As Angel watches Doyle install a new deadbolt on his apartment door, he quietly reminds Doyle that he'll need to reveal his background at some point. Meanwhile Cordelia is raving about her new apartment to Aura on the phone. She admits she has a roommate, but claims she "never sees him." Hearing himself mentioned, the ghost, whom Cordelia affectionately calls Phantom Dennis, gently makes his presence known.


Marcus Redmond, who plays the bounty hunter demon Griff in this episode, appears again as the gladiator demon Cribb in "The Ring".


Main cast

Guest stars


  • Marcus Redmond as Griff
  • Denny Pierce as Vic
  • Greg Collins as Keith
  • Corey Klemow as Young Man
  • Lara McGrath as Manager
  • B.J. Porter as Dennis Pearson

Production Details


Writer Jane Espenson intended the episode's title to match the format of a classified ad. She also considered "Re: Lease" as a possible title.[1]

The episode is "really all about Cordelia regaining her inner bitch," says supervising producer Tim Minear. He points out that Kate teases Angel for having - like "Popes and rock stars" - only one name; Angel replies, "You got me, I’m the Pope." Later, in "Somnambulist", the serial killer whom Angel suspects may be himself is dubbed "The Pope" by the tabloids. Minear says, "That was completely unintentional...a happy coincidence that worked out wonderfully for the show."[2]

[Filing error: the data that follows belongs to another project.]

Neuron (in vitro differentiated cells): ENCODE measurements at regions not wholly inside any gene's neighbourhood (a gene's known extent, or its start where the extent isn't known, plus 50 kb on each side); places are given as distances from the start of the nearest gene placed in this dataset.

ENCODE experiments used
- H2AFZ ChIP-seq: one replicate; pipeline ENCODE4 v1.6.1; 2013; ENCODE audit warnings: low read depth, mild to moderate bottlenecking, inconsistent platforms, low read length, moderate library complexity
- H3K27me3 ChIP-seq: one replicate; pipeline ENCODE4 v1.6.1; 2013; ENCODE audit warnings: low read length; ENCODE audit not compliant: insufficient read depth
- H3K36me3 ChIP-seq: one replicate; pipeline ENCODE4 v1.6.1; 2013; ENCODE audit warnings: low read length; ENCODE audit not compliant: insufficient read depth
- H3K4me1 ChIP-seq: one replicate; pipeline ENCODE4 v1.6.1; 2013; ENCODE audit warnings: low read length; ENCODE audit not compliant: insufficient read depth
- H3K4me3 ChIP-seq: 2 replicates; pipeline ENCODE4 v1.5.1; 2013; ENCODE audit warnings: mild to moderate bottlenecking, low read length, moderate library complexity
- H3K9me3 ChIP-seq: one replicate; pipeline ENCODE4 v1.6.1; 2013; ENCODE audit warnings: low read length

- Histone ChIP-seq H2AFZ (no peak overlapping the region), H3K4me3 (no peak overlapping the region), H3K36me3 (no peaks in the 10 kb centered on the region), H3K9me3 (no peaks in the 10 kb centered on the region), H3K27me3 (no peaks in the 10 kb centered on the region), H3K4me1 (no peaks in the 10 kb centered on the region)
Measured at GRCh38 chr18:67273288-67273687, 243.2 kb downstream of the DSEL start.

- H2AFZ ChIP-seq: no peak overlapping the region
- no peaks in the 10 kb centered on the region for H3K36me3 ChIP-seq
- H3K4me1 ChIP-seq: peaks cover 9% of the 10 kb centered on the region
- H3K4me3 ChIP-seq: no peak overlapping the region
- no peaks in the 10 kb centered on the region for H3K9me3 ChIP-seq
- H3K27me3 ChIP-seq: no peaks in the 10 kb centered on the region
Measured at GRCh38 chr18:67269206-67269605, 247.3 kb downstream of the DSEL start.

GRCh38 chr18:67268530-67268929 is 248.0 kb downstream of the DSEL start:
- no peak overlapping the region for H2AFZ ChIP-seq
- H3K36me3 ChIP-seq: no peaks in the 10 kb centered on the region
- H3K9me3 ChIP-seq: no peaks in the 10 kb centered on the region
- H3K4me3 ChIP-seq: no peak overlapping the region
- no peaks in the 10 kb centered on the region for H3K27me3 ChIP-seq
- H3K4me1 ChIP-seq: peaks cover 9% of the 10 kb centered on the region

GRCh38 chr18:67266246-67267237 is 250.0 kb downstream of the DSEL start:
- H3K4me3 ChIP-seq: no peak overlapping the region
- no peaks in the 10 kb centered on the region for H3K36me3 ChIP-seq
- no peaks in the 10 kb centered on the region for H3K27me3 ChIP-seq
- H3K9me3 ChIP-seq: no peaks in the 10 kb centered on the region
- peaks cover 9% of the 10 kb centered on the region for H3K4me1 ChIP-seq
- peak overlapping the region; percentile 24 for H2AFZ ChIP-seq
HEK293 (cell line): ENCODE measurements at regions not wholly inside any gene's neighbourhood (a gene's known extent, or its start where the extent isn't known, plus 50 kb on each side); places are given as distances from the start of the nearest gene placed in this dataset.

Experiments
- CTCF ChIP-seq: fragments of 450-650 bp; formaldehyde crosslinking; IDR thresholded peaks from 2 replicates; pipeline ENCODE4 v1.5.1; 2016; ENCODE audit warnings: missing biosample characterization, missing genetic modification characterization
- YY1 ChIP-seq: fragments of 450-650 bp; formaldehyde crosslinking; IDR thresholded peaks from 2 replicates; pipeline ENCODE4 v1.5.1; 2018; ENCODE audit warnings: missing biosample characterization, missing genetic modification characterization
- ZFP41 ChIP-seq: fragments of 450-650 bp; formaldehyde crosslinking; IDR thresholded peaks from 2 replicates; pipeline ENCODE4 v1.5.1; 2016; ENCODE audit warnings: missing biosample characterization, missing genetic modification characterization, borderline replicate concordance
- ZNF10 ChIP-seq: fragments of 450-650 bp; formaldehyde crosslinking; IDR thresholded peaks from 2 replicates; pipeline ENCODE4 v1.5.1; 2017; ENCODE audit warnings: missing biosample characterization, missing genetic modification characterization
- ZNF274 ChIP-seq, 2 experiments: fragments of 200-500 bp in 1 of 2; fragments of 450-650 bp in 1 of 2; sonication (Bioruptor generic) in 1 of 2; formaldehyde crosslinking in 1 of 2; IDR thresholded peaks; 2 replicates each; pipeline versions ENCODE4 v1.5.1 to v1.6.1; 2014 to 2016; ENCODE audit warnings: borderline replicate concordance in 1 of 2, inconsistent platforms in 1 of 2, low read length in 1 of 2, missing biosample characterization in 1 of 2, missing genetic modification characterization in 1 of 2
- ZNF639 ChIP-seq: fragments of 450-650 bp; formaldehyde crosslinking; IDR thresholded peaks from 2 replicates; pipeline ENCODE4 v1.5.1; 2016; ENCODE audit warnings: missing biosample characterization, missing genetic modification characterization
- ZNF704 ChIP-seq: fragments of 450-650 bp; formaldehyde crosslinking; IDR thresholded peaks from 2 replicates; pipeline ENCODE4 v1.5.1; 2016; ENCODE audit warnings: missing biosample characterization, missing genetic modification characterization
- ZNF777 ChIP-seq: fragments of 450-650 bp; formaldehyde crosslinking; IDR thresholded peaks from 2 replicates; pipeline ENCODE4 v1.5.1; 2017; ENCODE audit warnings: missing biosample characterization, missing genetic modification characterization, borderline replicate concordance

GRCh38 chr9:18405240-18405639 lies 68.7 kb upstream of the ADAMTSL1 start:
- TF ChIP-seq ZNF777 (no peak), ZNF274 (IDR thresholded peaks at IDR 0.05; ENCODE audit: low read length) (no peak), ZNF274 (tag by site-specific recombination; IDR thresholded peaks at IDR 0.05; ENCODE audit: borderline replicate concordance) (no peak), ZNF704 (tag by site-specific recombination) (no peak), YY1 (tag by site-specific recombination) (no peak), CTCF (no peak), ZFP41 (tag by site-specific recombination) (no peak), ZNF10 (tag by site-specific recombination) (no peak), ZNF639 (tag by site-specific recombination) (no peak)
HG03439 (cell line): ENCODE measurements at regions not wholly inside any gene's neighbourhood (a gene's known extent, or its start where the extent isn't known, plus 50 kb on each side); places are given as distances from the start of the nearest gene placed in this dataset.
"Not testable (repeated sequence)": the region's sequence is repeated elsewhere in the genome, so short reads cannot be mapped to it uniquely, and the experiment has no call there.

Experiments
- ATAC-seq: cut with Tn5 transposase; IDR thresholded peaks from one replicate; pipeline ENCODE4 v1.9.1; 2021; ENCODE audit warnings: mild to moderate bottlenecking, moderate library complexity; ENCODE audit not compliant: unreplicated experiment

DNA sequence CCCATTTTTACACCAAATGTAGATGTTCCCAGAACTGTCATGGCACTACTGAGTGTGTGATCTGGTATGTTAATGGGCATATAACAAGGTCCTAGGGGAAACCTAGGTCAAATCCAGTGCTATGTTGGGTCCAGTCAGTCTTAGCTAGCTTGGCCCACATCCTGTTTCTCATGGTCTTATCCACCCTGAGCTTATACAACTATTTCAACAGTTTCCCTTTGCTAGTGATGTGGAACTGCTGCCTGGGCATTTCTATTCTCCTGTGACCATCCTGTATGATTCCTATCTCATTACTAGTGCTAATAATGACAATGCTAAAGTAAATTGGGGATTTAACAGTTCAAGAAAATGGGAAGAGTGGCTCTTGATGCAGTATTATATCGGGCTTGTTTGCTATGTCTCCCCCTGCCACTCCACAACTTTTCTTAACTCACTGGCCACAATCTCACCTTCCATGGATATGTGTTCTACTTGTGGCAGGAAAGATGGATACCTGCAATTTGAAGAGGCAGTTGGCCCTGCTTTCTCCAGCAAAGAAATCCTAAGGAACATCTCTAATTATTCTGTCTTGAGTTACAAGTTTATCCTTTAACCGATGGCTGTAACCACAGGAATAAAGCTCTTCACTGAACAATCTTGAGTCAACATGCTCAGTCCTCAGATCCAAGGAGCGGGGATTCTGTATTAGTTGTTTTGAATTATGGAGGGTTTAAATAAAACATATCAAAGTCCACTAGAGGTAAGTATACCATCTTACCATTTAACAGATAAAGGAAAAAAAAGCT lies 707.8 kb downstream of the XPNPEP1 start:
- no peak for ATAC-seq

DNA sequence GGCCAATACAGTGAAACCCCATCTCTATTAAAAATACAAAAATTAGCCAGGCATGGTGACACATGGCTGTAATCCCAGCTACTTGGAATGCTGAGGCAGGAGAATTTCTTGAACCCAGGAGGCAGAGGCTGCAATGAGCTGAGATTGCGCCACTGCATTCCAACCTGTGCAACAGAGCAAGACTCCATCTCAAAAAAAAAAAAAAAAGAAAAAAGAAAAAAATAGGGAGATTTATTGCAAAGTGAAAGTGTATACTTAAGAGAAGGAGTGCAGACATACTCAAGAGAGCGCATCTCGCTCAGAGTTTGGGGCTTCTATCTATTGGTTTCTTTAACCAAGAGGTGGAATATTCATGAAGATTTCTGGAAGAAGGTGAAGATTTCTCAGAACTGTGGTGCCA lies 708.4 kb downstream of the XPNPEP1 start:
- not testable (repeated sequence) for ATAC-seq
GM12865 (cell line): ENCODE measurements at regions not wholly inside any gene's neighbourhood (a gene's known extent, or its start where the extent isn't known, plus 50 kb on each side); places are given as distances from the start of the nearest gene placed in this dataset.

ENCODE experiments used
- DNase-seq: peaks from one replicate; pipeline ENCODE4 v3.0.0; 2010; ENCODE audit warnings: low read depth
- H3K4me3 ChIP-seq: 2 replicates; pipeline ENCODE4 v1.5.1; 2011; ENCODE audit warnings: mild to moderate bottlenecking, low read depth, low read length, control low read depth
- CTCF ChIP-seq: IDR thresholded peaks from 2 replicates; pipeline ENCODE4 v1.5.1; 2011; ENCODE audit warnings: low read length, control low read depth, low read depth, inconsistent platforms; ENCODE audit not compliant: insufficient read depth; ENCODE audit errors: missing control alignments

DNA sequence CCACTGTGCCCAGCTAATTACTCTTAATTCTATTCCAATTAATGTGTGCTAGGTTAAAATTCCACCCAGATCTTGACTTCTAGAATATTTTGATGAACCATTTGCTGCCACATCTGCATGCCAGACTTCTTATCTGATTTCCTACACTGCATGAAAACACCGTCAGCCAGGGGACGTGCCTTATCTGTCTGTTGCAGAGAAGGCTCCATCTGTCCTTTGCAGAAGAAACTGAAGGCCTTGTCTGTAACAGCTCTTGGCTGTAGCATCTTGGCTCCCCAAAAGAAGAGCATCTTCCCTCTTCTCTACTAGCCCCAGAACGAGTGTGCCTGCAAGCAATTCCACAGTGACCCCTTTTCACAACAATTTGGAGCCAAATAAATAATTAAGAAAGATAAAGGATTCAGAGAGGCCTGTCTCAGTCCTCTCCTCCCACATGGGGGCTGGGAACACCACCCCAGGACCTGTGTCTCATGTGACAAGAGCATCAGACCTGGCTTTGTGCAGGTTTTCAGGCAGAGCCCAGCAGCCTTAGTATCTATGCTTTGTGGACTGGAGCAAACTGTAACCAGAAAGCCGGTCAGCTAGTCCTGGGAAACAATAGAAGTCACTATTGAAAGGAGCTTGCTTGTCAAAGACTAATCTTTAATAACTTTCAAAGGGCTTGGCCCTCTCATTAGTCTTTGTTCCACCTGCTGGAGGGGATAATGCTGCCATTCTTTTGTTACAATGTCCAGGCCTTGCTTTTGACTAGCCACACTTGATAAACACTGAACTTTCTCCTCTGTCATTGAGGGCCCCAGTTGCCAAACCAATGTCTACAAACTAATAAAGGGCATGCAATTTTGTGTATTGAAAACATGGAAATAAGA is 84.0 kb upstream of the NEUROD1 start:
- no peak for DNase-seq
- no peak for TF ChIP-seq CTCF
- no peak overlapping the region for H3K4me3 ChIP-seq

Arc significance

  • This episode introduces phantom Dennis, who will be Cordelia's "roommate" for the next three years. Friendly with Cordelia's friends ("She") and exhibiting caring feelings for Cordelia herself ("Expecting"), Dennis warns his roomy repeatedly about dangerous intruders ("Five by Five").
  • Cordelia's apartment is pressed into service as Angel Investigations's HQ at the beginning of season two, and remains part of the show until season four.